Anger kills dreams.
For children of incarcerated fathers, feeling angry is a significant and important phase to journey through.
Anger is a powerful emotion that, unless processed, can cause children to move into an extremely reactive state. This stage, however, is often the most difficult for a child to navigate. Moving on requires a level of self-awareness that most parents do not often have, and even fewer children possess. Unprocessed anger can lead to many unhealthy habits and expressions. Adults and children alike typically fall into one of two unhealthy expressions of their anger – outbursts or internalization (shutting down). These reactions can produce conditions that generate poor work or school performance, physical health challenges (such as asthma), and may result in difficulties building healthy relationships and connections necessary for transitioning into healthy and productive lives.
You absolutely must not live with anger for a long time. You have to process it and work through it to find happiness and fulfillment. And yes, you are allowed to have happiness and fulfilment in your life even while your husband is in prison. In fact, if you want to make it through this, you must learn to be content (happy) in the midst of it. If you are feeling agitated and frustrated as you read this, you are probably still working through anger.
Here are some signs that you are in the Anger Zone:
- You take observations as value statements. For example: if someone comments that your window needs cleaned, you take it as an insult to your ability to keep your home clean or hear it as their way of calling you lazy and dirty.
- You don’t feel joy anymore.
- You hate those people who have it easy.
- You lose your temper and raise your voice easily.
- You can’t stand to be told what to do.
If 2 or more of these sound like you, we have some work to do!
You cannot allow anger to rob you of your future! There are some super simple things you can do to help you recognize and manage your anger. Here are some things that helped me:
- Take a break. Find a time and place that you can unwind and feel safe in the quiet.
- Get it out. Start a journal (this is what I did). If you don’t like to write, find someone safe to talk to about how you feel. A friend, a pastor/minister, or a counselor are all good choices.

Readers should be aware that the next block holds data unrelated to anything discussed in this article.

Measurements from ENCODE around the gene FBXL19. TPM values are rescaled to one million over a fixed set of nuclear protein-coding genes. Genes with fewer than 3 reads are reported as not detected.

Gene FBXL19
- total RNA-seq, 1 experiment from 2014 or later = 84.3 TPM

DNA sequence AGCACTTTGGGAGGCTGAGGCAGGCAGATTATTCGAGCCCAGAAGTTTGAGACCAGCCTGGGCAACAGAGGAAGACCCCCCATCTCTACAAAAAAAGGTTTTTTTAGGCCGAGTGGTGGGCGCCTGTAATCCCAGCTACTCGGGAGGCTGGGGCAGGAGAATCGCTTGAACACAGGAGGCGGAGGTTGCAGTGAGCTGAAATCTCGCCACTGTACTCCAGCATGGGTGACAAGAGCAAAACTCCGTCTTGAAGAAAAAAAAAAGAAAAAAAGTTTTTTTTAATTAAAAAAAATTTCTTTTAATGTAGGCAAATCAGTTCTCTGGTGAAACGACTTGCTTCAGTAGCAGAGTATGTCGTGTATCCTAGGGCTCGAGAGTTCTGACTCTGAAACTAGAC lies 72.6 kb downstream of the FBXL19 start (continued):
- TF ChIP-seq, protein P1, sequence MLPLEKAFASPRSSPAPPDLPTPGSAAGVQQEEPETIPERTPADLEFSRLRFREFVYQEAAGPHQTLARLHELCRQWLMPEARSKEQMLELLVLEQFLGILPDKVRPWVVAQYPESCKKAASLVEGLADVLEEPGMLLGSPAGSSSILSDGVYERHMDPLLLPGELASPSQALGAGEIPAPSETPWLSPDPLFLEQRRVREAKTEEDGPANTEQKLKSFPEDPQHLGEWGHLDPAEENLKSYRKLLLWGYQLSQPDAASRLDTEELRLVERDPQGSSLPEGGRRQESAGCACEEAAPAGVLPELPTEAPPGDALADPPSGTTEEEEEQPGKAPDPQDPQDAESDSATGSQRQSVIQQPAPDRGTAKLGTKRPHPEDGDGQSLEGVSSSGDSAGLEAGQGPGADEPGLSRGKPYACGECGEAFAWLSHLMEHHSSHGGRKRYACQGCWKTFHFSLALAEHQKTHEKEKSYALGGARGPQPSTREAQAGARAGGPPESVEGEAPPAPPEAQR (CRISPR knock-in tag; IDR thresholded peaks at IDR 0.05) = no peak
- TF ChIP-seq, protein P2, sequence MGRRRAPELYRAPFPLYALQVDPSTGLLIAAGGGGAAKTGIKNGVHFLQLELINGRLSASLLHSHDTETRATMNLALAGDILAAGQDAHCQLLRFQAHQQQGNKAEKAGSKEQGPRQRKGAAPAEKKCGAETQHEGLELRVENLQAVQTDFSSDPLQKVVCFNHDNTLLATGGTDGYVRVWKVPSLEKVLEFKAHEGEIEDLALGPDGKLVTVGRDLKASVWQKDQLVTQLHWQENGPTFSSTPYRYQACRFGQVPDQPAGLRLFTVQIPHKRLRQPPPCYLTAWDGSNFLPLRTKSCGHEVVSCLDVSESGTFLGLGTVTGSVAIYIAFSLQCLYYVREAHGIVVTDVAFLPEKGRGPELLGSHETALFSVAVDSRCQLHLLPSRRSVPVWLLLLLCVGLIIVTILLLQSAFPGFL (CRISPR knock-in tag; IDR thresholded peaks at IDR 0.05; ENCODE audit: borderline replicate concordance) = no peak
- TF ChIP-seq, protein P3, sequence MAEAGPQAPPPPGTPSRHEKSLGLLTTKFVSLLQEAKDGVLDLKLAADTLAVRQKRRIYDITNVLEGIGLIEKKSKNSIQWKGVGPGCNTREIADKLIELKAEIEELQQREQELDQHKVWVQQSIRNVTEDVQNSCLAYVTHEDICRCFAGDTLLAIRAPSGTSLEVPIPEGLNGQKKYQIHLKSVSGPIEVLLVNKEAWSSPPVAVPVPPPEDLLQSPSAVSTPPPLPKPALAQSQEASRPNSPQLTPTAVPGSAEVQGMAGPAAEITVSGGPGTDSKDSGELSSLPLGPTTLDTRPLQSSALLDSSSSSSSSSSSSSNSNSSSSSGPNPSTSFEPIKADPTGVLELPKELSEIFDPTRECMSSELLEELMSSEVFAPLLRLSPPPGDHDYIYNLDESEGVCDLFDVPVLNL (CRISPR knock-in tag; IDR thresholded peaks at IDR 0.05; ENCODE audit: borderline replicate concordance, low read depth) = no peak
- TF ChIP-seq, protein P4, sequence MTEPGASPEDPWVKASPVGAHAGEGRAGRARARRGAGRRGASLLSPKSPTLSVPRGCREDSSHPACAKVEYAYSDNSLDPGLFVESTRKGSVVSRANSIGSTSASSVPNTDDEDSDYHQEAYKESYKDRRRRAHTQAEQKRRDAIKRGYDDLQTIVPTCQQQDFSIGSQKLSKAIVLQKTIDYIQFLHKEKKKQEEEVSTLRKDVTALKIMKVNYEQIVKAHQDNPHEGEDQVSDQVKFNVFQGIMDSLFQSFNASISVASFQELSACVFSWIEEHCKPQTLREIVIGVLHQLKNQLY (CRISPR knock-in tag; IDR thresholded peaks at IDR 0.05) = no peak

- Take some big, slow breaths and ask yourself why you are feeling so upset. I am pretty sure it will go back to the pain you are experiencing.
- Get help. If you find that you cannot manage your emotions on your own, find a counselor to help you.
- It is ok to cry and it is even ok to be angry as long as anger doesn’t control you.
The Anger Zone can be the most difficult to move through successfully without intervention or support.
It is easier to feel angry than to deal with the pain. However, as the anger begins to subside, the pain is no longer easy to ignore, and it becomes evident that the anger is simply masking extraordinary pain.
I remember the day I became aware that I was living my life in Anger. We had just gotten back from a prison visit and my 4-year old son snuggled up in a recliner with a blanket wrapped around him. He was talking to the chair and laughing and smiling. “What are you doing, Brandon?” I asked him. He turned, looked at me, and said, “I am pretending Daddy is home, Mommy. And do you know what? We are so busy being happy that we don’t have time to be mad anymore.” Ouch!! I stood there struck by his words.
I had been so busy being angry that I didn’t have time to be happy anymore.
And my children were being affected by my anger. I knew then that I had to do something differently. That night, I went to bed and let myself feel the gigantic waves of pain. I cried and cried and cried. It was more than I had cried in a very long time. I will never forget the extraordinary pain I felt, nor will I ever forget the massive release of pressure in my heart and mind. The relief I felt at getting it out was amazing. I started the journey into the next zone that night.
You do not have to make this journey alone. We can help you – I can help you. As Christopher Robin often reminded Pooh, “You’re braver than you know and stronger than you think.”
I am rooting for you!